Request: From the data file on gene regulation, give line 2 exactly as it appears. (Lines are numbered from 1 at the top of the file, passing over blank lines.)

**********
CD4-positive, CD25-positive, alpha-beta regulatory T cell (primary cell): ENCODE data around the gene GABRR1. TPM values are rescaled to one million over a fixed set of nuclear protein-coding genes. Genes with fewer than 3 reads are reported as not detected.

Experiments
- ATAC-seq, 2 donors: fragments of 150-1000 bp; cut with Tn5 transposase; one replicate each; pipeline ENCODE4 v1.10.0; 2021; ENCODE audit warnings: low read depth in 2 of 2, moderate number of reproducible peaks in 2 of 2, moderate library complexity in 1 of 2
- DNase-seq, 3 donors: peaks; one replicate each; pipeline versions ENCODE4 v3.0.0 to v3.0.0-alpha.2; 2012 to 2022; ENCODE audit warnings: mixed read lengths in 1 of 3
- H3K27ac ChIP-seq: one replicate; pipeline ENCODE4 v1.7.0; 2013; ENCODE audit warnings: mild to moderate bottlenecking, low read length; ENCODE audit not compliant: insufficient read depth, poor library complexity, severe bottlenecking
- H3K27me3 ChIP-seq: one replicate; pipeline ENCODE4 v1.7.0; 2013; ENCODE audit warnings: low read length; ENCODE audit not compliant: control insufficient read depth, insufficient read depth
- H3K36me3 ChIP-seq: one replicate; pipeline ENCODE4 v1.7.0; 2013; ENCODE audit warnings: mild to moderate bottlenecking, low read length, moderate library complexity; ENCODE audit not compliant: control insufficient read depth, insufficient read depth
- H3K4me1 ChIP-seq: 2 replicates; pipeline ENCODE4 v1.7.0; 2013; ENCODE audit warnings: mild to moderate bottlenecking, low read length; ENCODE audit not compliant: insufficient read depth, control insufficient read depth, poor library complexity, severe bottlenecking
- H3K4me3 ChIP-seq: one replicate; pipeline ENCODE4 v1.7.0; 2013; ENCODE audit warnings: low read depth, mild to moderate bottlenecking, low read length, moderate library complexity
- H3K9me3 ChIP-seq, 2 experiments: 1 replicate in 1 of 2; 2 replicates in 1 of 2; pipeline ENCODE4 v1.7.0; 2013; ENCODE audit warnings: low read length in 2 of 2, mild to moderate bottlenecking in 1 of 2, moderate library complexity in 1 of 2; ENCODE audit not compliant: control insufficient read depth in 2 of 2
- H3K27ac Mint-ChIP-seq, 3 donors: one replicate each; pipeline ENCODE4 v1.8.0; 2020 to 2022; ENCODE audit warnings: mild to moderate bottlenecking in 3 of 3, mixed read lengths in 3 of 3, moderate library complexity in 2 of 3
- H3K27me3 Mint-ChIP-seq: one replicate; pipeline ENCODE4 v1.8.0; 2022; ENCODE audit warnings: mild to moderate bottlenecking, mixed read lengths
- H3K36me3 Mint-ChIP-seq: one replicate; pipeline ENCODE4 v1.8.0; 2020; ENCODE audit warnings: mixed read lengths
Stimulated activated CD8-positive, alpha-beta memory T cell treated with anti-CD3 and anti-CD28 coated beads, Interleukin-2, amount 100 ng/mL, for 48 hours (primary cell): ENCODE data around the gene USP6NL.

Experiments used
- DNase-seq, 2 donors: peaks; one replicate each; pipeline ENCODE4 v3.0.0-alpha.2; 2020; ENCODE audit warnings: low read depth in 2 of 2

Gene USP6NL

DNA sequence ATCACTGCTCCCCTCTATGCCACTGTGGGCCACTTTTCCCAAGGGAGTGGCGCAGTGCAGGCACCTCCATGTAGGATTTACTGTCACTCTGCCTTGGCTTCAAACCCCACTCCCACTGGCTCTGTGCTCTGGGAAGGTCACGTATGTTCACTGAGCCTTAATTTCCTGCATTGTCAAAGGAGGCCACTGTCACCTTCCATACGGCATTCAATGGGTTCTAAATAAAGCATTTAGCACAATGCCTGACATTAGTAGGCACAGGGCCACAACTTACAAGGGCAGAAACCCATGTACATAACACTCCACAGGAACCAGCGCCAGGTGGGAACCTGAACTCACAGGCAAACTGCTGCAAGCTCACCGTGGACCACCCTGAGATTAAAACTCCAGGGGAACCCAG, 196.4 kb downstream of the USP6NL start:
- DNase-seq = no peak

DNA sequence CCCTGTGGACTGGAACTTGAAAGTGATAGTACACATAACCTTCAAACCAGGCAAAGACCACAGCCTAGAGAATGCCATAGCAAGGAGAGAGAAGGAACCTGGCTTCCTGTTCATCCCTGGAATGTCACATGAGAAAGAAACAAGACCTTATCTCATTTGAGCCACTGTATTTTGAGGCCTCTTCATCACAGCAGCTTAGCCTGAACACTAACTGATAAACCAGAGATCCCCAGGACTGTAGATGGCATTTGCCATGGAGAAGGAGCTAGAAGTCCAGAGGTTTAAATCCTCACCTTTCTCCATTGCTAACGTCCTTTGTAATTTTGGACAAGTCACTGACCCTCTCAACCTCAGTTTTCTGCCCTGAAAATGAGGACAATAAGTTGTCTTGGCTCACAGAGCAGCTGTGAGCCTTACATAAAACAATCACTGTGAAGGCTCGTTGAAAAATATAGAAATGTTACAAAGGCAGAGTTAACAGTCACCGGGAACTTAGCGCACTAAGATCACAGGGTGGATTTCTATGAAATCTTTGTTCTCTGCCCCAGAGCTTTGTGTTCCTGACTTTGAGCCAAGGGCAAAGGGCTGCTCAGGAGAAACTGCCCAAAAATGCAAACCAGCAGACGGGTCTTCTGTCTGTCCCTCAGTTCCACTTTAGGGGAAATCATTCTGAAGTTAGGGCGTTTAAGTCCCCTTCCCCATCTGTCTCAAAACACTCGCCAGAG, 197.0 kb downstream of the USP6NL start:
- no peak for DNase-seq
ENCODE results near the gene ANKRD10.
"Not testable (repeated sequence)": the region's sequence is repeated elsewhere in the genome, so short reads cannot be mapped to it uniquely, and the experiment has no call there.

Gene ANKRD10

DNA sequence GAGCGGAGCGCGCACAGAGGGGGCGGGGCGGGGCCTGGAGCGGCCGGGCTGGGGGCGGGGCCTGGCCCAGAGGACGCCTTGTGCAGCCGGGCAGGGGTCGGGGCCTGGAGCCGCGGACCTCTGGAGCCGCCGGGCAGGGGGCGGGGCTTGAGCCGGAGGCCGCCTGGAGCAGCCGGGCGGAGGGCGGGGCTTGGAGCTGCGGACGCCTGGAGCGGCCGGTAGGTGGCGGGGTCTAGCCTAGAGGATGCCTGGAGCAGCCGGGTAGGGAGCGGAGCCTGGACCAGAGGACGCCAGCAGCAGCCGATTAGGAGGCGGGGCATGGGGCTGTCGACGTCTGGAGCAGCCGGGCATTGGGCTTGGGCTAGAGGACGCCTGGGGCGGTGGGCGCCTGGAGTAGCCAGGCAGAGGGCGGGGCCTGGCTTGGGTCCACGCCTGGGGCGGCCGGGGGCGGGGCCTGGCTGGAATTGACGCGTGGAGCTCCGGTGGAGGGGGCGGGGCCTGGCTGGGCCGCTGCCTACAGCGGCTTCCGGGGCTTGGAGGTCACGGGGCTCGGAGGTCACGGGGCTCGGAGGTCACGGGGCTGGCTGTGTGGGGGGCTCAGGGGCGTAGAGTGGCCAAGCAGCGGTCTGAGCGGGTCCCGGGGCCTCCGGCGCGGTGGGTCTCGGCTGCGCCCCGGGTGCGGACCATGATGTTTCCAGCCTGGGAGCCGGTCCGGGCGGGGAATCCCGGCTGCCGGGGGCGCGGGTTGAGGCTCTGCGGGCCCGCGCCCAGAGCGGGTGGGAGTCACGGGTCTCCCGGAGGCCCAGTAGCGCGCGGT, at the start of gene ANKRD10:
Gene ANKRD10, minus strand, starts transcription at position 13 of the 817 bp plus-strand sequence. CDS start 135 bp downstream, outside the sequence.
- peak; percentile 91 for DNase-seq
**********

Experiments